Nothing says sexy like I use a package manager to install apps instead of double-clicking boring executables. It just rolls off the tongue. But there is something fun about installing and updating your apps using a command line tool—PowerShell, technically. Once you’ve gotten the hang of it, the experience is even better than dealing with the regular Windows Store app (or so I’m told).
Good news: Windows 10 has a brand-new package manager—or, at least, it will. Microsoft is testing out the Windows Package Manager right now, and you can already use it to install a pretty good selection of apps. However, getting access to the package manager requires you to jump through a few hoops.
How to sign up to test the Windows Package Manager
As Microsoft describes, you have a few options for testing out the Windows Package Manager. If you’re enrolled in the Windows Insider program (because you like living on the edge) you’ll already have access. Otherwise, you can sign up for the specific Windows Package Manager Insider Program or install it yourself from GitHub—though you won’t get automatic updates if you take the latter route.
I went with option number two, and I got an email noting my acceptance to the preview program almost immediately after applying:
Whatever route you take, you’ll need to pull up the Windows Store and download the App Installer. Microsoft has a link for that in its blog post, but it didn’t work for me. Luckily, there’s also a second trick you can use: Mash Windows Key + R and copy and paste this in:
That got the App Installer to load for me, and I promptly reinstalled it (just in case):
At this point, I tried to pull up a Command Prompt and execute the “winget” command to test the package manager, but something odd happened.
Hmm. I’m not the only one having this issue, as it appears there’s something bugged in the installation process. No amount of fixes suggested in the GitHub thread could get winget working for me, and I eventually resorted to just installing the GitHub version of the package manager so I could at least play around with it. When I did that, it worked perfectly:
I’ve installed the Windows Package Manager. Now what?
Let’s have some fun. To start, you probably want to know all the things you can install via the Windows Package Manager. That’s easy. Just type
wget search into the command prompt and let ‘er rip. Here’s a small sample of what you’ll see:
To install an app, simply type
winget install [app name]. If you want more information about the app, type in
winget show [app name] before you do anything else. You can also create a simple script to install multiple applications at once, such as:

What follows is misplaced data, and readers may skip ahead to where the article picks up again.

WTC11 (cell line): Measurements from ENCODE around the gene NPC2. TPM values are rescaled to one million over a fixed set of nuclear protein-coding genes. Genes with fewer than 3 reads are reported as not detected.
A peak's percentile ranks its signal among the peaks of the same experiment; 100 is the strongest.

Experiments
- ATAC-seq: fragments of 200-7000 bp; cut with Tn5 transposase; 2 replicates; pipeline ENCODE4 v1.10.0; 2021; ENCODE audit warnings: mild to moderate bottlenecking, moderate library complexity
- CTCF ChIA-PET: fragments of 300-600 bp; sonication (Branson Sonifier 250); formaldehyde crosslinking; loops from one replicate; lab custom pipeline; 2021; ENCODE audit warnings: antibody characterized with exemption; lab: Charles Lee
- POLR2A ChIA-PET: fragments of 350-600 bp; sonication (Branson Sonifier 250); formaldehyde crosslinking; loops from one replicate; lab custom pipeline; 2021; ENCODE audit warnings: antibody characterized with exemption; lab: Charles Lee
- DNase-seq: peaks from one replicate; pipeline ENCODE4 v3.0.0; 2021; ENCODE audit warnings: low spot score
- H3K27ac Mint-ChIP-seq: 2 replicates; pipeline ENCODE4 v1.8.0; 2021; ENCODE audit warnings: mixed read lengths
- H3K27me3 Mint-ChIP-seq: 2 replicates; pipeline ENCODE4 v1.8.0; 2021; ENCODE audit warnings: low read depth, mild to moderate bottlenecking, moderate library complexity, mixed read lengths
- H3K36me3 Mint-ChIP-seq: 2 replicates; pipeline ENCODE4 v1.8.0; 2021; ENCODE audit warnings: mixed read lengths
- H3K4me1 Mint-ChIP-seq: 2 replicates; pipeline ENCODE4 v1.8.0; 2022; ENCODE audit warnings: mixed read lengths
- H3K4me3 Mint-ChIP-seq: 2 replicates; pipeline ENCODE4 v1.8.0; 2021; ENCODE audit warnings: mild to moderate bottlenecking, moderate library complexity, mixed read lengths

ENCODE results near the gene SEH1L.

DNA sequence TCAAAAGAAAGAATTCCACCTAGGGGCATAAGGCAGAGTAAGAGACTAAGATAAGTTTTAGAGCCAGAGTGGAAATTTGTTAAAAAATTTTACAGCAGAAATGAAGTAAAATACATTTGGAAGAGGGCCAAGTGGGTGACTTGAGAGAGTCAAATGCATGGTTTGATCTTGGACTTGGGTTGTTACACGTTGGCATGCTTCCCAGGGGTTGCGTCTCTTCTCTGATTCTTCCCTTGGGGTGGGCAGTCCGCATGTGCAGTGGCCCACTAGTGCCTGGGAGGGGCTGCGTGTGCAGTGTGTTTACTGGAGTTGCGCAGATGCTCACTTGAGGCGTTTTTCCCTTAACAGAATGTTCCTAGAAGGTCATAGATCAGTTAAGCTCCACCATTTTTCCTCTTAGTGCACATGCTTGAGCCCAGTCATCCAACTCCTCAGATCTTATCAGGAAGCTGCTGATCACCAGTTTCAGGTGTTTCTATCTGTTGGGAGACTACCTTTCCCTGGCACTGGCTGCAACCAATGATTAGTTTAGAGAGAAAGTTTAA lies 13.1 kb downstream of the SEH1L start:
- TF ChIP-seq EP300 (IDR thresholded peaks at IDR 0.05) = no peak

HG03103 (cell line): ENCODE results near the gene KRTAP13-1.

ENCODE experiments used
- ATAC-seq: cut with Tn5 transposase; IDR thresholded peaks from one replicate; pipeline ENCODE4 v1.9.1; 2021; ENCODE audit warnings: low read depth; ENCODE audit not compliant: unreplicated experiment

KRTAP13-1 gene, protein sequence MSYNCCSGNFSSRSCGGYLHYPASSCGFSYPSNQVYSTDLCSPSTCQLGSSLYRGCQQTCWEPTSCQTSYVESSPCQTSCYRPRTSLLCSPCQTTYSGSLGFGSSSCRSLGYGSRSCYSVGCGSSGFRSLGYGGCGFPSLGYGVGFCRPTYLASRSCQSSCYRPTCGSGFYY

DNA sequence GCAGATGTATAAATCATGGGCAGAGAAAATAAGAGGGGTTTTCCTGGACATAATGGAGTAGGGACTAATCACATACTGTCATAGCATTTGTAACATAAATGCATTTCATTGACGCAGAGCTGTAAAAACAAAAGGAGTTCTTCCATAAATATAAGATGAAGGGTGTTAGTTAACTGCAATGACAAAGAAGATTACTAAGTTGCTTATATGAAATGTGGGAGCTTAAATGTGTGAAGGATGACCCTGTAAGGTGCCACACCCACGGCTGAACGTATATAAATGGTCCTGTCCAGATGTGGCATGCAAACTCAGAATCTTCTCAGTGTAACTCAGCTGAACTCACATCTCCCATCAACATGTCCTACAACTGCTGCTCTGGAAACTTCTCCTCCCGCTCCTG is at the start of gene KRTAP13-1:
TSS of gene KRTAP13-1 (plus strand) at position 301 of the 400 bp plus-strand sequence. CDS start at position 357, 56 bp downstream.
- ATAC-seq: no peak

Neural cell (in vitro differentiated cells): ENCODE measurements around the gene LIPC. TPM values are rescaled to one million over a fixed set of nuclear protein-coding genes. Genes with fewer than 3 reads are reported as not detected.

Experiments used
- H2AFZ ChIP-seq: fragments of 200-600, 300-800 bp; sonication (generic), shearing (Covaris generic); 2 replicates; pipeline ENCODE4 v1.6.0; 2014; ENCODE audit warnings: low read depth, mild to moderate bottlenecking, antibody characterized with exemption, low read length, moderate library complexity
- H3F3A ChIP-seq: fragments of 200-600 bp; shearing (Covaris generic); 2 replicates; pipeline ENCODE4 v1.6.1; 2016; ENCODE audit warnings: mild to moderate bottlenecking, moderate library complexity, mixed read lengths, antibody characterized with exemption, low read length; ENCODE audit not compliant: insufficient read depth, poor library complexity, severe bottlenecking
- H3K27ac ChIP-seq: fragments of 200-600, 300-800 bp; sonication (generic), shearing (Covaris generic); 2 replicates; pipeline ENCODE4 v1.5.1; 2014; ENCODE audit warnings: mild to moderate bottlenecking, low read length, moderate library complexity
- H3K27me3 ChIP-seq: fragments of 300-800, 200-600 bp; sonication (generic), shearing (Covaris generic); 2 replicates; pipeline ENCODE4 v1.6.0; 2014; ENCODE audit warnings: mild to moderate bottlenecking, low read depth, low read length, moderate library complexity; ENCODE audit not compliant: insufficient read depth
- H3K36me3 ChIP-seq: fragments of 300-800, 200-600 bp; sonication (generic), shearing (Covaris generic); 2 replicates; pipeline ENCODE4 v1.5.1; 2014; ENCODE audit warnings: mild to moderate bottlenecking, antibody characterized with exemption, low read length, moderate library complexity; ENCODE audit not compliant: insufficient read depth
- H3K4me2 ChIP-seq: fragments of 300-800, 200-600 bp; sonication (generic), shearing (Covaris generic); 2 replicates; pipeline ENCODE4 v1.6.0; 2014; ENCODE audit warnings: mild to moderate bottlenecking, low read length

@echo off Echo Install a bunch of appswinget install winrarif %ERRORLEVEL% EQU 0 Echo WinRAR installed successfully. winget install thunderbirdif %ERRORLEVEL% EQU 0 Echo Thunderbird installed successfully.pause
Copy and paste that into a text file, add as many other apps as you want (by copying and pasting lines 3 and 4 and then changing the app names) and save it as a .BAT file. Whenever you need to reinstall your favourite apps on your PC, run the .BAT—just as you would if you used Ninite or some other app to manage a mass-install.
What if my app didn’t install correctly? And how do I update apps?
Since this is a preview release of the Windows Package Manager, there are bound to be a few quirks. When I tried to install Gimp, for example, it kept prompting me to choose from one of two versions. Obviously, I would want the newest one, but that’s yet one more variable I’d have to fuss with when building a script—and something you’ll only likely notice if you’re trying to install an app and it doesn’t go perfectly.
Speaking of, I apparently installed WhatsApp, but it doesn’t appear to actually be on my PC. I’m not sure where it went, or if it even installed, but there you go.
And as this is a preview build, the package manager is missing critical features that you’d probably want from a more robust program. That includes the ability to uninstall an app (which you’ll have to do via the Windows Control Panel for now) as well as the even-more-critical ability to update apps that you’ve already installed. Don’t worry, that functionality is coming—it’s just not here yet. If that dissatisfies you, well, there’s always Scoop.